Stressing the importance of proper planning in terms of development consultancy, Sarkunan says design and layout, market analysis on the demographics of the target catchment, trade and tenant mix, and proactive marketing campaigns are crucial in determining the success of shopping malls. As for office developments, pre-leasing is the key.

Well located, good grade modern office buildings that are dual-compliant will continue to be in demand while secondary and dated buildings will feel growing pressure to undergo asset enhancement initiatives such as refurbishment, redevelopment or even conversion to other alternative uses to optimise returns on the properties.

“Occupancy and rental rates will face increasing pressure and will likely decline due to a widening gap between supply and demand as well as further market dilution. In the short term, rental rates are expected to remain fairly resilient due to existing lock-in tenancies although there will be growing pressures on occupancy due to the high supply pipeline.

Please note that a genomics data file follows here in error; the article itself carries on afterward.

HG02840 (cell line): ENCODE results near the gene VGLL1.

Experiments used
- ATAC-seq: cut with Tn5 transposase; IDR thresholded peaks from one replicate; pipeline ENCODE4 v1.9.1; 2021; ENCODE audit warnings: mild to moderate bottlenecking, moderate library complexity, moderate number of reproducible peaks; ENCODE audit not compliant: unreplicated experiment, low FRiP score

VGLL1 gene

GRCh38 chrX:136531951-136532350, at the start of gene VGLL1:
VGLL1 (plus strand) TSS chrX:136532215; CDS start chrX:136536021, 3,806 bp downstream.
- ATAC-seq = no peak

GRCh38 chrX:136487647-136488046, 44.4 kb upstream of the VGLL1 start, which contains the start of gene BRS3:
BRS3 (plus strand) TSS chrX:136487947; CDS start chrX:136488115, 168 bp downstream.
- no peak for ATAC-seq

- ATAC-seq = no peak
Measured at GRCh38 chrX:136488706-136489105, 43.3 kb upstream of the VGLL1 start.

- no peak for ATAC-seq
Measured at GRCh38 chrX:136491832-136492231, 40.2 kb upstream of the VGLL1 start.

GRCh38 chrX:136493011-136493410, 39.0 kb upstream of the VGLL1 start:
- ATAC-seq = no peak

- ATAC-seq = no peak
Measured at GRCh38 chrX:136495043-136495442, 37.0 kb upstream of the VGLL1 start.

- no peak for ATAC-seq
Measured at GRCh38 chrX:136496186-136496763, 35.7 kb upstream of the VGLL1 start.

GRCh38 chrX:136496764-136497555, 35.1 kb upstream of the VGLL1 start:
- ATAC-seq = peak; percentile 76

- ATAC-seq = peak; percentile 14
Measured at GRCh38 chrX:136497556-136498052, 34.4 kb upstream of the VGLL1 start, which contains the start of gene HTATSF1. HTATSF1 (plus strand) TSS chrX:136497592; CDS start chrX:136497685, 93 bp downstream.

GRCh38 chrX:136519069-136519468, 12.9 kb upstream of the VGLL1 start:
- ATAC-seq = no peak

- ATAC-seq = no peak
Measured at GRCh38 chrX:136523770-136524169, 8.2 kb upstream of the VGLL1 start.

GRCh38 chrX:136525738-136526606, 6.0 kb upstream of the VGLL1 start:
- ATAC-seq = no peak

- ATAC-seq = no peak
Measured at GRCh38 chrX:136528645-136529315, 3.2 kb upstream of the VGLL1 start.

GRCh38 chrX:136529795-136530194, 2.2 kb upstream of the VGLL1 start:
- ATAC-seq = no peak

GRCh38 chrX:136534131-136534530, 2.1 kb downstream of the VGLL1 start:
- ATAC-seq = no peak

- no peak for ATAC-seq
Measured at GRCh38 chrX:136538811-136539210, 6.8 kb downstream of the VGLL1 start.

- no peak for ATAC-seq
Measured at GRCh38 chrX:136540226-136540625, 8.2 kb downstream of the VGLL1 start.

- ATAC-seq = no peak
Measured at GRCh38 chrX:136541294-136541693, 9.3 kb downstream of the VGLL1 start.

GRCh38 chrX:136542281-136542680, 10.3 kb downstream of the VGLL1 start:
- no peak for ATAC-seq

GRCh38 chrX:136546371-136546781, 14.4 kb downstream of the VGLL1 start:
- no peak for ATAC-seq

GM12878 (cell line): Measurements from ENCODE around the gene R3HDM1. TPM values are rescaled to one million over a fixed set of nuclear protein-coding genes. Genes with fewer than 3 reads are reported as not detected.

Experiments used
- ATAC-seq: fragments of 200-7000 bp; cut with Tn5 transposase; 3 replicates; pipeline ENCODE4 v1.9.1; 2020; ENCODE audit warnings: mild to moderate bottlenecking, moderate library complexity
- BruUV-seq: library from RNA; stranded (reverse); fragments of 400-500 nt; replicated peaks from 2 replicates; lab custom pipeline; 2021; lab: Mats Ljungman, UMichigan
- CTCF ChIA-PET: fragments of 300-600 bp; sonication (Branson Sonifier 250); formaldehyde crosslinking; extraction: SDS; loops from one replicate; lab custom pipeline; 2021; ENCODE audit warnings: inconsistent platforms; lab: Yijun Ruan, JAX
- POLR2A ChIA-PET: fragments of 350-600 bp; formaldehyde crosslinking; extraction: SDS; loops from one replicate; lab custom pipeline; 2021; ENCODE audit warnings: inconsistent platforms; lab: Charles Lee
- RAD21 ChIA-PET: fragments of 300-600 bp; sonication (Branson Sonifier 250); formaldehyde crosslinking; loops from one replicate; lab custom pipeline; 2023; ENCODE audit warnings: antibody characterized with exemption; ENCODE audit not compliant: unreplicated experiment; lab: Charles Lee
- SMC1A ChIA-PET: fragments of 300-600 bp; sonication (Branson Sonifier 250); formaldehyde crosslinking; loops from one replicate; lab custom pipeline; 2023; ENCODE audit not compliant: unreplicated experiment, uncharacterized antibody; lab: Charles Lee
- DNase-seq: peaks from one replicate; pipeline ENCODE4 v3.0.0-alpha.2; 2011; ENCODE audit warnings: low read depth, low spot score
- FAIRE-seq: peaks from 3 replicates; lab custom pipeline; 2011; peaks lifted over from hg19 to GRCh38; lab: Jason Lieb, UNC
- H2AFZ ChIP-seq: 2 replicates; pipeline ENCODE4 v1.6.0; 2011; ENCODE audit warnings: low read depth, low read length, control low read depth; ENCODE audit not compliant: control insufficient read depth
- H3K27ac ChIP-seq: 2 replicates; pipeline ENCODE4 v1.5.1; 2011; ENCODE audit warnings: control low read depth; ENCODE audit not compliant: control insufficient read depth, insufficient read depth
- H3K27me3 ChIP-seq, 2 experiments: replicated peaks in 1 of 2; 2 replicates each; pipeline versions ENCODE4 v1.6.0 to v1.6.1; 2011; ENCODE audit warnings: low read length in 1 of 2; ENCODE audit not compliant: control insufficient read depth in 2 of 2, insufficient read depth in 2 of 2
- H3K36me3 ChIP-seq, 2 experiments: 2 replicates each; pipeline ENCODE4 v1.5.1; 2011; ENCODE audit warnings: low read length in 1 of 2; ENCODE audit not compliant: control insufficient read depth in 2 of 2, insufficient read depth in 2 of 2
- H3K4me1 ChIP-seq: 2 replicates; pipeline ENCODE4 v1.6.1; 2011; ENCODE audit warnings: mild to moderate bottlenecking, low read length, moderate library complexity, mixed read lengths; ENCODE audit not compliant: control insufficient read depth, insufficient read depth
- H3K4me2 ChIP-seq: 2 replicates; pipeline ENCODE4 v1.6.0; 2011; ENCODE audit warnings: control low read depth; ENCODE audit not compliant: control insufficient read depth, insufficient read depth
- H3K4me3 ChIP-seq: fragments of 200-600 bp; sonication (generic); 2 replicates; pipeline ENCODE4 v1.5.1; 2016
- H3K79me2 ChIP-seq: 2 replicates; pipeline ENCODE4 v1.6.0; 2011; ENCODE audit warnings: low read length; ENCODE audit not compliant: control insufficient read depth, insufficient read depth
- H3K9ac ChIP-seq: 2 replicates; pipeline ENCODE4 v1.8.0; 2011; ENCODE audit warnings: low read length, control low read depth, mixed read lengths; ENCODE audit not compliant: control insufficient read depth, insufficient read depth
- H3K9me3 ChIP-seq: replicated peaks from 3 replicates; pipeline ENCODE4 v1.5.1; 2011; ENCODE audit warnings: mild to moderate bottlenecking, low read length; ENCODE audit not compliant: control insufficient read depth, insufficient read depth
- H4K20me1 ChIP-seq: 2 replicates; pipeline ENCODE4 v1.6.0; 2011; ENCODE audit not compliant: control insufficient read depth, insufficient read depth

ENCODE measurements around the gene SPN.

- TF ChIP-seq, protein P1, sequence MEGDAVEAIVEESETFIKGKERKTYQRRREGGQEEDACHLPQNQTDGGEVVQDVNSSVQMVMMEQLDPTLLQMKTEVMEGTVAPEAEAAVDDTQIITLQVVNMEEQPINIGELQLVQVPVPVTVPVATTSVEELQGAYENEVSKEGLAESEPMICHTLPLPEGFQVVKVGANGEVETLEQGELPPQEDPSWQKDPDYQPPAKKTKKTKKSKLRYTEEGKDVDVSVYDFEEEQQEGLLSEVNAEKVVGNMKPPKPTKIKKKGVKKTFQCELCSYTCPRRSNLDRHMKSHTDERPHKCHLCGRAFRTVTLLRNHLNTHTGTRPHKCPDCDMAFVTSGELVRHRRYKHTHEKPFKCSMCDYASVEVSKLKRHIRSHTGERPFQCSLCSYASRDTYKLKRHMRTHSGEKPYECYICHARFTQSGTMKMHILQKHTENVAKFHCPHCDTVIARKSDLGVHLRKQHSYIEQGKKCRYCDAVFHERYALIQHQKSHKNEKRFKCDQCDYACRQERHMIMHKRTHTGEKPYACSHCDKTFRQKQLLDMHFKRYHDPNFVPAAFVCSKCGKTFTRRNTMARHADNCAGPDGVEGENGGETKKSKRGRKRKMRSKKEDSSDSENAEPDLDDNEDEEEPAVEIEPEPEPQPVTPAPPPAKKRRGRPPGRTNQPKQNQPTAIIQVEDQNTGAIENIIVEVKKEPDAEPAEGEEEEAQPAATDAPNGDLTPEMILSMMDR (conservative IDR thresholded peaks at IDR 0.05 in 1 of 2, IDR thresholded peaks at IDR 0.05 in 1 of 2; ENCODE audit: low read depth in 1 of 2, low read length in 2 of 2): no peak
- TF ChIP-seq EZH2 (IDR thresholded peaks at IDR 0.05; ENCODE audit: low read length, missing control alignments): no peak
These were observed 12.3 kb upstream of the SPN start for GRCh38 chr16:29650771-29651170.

“The overall vacancy rate will increase due to heightened competition between commercial buildings (office buildings and retail malls) as a consequence of a mismatch between supply and demand. Also, the pace of rental increases (if any) is expected to slow down,” he says.

Landlords of office buildings may need to offer longer rent free periods and attractive rental rates to retain and attract tenants. Similarly, for the retail segment, owners and operators of shopping malls may see decline in their revenue due to weaker sales as a result of market dilution and growing competition, as a vast majority of tenants have a provision in their lease for payment of a turnover rent in addition to the base rent.

Sarkunan says the commercial property market is expected to become more challenging.
While well-located good grade offices at both KL City and KL City Fringe as well as well-managed prime and suburban shopping malls are expected to maintain their position (in terms of both rental and occupancy levels), others that are under-performing may be forced to close or undergo redevelopment due to low occupancies and rental income amid high maintenance costs.